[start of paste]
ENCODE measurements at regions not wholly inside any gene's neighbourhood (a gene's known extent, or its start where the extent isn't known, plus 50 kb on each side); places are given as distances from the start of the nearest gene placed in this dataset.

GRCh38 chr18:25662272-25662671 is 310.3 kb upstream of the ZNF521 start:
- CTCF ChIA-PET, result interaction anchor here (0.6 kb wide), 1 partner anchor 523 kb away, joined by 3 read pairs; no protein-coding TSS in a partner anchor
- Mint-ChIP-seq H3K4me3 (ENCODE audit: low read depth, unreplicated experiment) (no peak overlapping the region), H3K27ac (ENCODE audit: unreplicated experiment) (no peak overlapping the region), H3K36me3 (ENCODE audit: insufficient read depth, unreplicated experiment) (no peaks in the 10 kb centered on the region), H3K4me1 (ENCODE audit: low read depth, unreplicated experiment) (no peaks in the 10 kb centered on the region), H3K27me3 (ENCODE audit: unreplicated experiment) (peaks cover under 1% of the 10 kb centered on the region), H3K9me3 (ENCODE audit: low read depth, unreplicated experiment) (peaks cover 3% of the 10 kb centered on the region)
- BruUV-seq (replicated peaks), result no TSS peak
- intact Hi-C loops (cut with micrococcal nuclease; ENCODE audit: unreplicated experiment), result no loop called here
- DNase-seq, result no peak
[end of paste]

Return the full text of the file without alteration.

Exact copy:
ENCODE measurements at regions not wholly inside any gene's neighbourhood (a gene's known extent, or its start where the extent isn't known, plus 50 kb on each side); places are given as distances from the start of the nearest gene placed in this dataset.

GRCh38 chr18:25662272-25662671 is 310.3 kb upstream of the ZNF521 start:
- CTCF ChIA-PET, result interaction anchor here (0.6 kb wide), 1 partner anchor 523 kb away, joined by 3 read pairs; no protein-coding TSS in a partner anchor
- Mint-ChIP-seq H3K4me3 (ENCODE audit: low read depth, unreplicated experiment) (no peak overlapping the region), H3K27ac (ENCODE audit: unreplicated experiment) (no peak overlapping the region), H3K36me3 (ENCODE audit: insufficient read depth, unreplicated experiment) (no peaks in the 10 kb centered on the region), H3K4me1 (ENCODE audit: low read depth, unreplicated experiment) (no peaks in the 10 kb centered on the region), H3K27me3 (ENCODE audit: unreplicated experiment) (peaks cover under 1% of the 10 kb centered on the region), H3K9me3 (ENCODE audit: low read depth, unreplicated experiment) (peaks cover 3% of the 10 kb centered on the region)
- BruUV-seq (replicated peaks), result no TSS peak
- intact Hi-C loops (cut with micrococcal nuclease; ENCODE audit: unreplicated experiment), result no loop called here
- DNase-seq, result no peak